Web Publishing Project – Competitor analysis

Whilst discovering and confirming institutional needs are necessary when approaching a feasibility project for any technical solution, it is good practice to exercise due diligence and to cast the net more broadly. Such efforts can insure that lessons learned from experiences elsewhere can be incorporated into the project and not discovered once a solution has been purchased and commissioned.

As part of the requirements stage of our web publishing model project, we have undertaken market research to ascertain what our competitors use to maintain their web presence.

Focusing on our competitors; other universities in The Guardian’s top 20 list as well as websites that have been newly revised, we have been working hard to gather the feedback of our colleagues across the UK via on-line questionnaires and interviews over the telephone. We have also been invited on a few road trips along the way (which we are considering taking up!).

Prior to our engagement with other universities, we conducted investigative research around what technologies they used to update their sites. Recording these findings we then identified members or teams around each University to make our initial approach and to discover more about . Armed with this useful information, we were able to contact Universities prepared with a reasonable picture on how they were interacting with their own website.

Through questionnaires, we were able to identify common trends; from confederated, decentralised publisher models (with schools that publish themselves) through to technical systems (WordPress, Drupal and Terminal Four are very popular), right through to some of the common issues that all universities face when trying to communicate with students and how to approach them (such as having multiple types of publishers with the need to varying levels of administrative privileges).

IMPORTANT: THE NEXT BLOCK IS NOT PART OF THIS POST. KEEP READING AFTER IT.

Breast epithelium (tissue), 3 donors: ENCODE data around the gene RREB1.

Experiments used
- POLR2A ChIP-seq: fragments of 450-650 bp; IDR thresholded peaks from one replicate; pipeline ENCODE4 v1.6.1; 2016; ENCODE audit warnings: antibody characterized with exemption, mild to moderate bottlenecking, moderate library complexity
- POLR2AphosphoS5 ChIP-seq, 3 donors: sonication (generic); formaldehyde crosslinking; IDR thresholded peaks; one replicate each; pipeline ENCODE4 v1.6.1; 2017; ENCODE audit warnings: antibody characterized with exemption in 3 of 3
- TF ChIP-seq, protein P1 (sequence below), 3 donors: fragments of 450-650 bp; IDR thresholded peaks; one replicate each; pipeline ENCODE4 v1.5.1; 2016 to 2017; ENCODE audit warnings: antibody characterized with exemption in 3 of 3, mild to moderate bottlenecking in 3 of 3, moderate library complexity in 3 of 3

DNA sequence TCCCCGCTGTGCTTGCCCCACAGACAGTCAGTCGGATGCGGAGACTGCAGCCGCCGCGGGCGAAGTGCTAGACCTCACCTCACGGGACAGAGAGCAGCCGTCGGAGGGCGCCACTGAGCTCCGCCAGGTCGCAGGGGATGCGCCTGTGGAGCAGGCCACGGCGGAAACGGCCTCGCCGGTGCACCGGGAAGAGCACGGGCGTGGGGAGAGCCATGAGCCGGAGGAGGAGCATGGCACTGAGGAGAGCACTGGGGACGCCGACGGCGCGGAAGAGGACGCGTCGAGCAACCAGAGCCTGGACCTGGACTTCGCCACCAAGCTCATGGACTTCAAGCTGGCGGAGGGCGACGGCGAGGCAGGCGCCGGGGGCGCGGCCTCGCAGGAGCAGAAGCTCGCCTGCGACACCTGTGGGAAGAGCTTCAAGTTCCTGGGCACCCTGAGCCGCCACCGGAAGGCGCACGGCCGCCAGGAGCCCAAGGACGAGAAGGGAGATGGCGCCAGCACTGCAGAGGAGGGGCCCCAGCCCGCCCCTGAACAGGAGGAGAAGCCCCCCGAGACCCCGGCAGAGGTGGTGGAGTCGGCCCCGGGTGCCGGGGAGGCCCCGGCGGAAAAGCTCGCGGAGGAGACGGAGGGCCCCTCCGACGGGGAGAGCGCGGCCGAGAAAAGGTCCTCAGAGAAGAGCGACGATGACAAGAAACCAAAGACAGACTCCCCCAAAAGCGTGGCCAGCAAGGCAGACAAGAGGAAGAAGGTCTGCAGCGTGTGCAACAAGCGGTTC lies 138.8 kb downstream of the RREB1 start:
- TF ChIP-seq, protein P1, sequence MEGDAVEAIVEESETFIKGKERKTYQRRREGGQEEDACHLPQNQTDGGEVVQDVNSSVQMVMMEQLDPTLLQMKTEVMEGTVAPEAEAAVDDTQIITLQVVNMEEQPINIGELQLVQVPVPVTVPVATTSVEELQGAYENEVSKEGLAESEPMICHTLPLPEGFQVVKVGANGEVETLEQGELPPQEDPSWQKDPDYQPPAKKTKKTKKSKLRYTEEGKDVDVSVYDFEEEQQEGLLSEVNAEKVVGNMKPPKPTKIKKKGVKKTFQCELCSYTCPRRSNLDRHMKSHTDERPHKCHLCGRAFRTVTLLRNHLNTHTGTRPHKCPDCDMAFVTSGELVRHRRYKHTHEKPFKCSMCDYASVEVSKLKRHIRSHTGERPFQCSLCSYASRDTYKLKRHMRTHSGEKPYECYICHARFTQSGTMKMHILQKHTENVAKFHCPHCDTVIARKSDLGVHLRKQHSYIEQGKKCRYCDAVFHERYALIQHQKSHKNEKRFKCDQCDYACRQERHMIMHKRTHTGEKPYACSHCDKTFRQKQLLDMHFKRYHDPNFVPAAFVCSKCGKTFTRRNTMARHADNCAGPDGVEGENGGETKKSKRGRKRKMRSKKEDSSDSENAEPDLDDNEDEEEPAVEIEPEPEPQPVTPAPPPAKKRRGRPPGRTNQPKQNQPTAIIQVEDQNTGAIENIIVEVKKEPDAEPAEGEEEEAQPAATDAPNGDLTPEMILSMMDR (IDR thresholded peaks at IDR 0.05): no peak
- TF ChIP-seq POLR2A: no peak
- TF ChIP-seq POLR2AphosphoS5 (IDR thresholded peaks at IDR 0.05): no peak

Out of conversations with development and marketing teams we learned (or moreover confirmed our own predictions) that no one solution would ever be perfect from the viewpoint of the delicate balance between usability and functional prowess. That said, like here at Kent, a strong support structure was identified as key to allow for adoption of a new solution, teaching how to best utilise the solution and foster best practise, intervene to provide support when things go awry but also to identify scope for developing solutions around a University’s needs.

Our findings have been enlightening and have helped us gain significant ground on the types of solutions that we will recommend in the reporting stage of our project. Coupled with the investigative work that we have conducted with publishers at Kent, we have been able to evaluate available solutions, compare those experiences of other universities to those of our own, and visualise pitfalls that have affected other institutions undertaking similar projects to our own.

Image credit: Aleksi Pihkanen

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